The 9th century Tatev Monastery is located in the southeastern Syunik Province of Armenia, not far from the city of Goris, and 280 km away from Yerevan. The Tatev plateau has been in use since pre-Christian times, hosting a pagan temple. The temple was replaced with a modest church following the Christianization of Armenia in the 4th century.
At the beginning of the 11th century, Tatev hosted around 1,000 monks and a large number of artisans. In 1044, the armed forces of neighboring emirates destroyed the St. Gregory Church and its surrounding buildings, which were reconstructed soon after that.
In 1170, Seljuk Turks plundered the monastery and burnt some 10,000 manuscripts. During Timur Lenk’s campaigns into Syunik (1381-1387), Tatev was looted, burnt and dispossessed of a significant portion of its territories. The monastery received an additional blow during Shah Rukh’s invasion in 1434. It was looted again during the incursions of Persian forces led by Aga Mahmet Khan in 1796.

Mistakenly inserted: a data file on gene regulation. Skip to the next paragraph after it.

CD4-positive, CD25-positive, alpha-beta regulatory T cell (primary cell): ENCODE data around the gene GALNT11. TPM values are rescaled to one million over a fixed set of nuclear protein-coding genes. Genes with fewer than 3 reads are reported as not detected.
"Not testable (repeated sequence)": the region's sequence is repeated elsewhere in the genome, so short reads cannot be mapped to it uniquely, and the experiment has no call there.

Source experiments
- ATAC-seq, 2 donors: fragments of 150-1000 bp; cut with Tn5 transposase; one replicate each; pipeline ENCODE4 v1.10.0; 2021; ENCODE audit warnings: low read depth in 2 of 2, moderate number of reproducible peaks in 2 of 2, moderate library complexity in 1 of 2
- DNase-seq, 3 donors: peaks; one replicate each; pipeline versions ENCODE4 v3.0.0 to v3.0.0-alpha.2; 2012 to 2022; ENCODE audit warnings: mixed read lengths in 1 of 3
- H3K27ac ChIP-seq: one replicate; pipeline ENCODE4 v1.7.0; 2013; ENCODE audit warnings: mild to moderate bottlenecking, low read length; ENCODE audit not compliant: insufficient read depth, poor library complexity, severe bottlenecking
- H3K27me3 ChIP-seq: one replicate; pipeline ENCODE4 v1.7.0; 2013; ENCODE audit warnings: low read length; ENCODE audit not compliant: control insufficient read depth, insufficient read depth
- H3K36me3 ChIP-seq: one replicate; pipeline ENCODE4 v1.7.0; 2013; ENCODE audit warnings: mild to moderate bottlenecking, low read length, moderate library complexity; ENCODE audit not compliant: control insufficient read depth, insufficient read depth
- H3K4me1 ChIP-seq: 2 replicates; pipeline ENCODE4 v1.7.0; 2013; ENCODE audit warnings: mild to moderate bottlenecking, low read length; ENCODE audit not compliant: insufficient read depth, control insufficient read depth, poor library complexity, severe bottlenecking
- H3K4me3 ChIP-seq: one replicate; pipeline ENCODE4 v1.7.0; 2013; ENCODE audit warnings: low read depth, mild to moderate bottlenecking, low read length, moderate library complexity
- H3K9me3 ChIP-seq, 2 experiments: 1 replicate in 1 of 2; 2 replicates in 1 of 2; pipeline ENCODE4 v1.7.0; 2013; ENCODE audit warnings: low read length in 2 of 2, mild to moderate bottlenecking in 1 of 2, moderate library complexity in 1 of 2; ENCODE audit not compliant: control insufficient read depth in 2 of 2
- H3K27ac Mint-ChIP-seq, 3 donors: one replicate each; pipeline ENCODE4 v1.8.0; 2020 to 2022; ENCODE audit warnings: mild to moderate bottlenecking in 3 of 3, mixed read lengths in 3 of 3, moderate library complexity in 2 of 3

In the 14th and 15th centuries Tatev Monastery hosted one of the most important Armenian medieval universities, the University of Tatev, which contributed to the advancement of science, religion and philosophy, reproduction of books and development of miniature painting.
"Wings of Tatev" is the shortest, most picturesque and impressive way to the Tatev Monastery. "Wings of Tatev" is a heavenly highway at an altitude of 320m, and 12 minutes of an unforgettable flight over the gorge of the stormy Vorotan River. Built by the Austrian-Swiss company Doppelmayr/Garaventa in 2010, it is the longest reversible aerial tramway in the world (5.7 km, or 3.5 mi), and holds in the Guinness Book of World Records a record for longest non-stop double track cable car.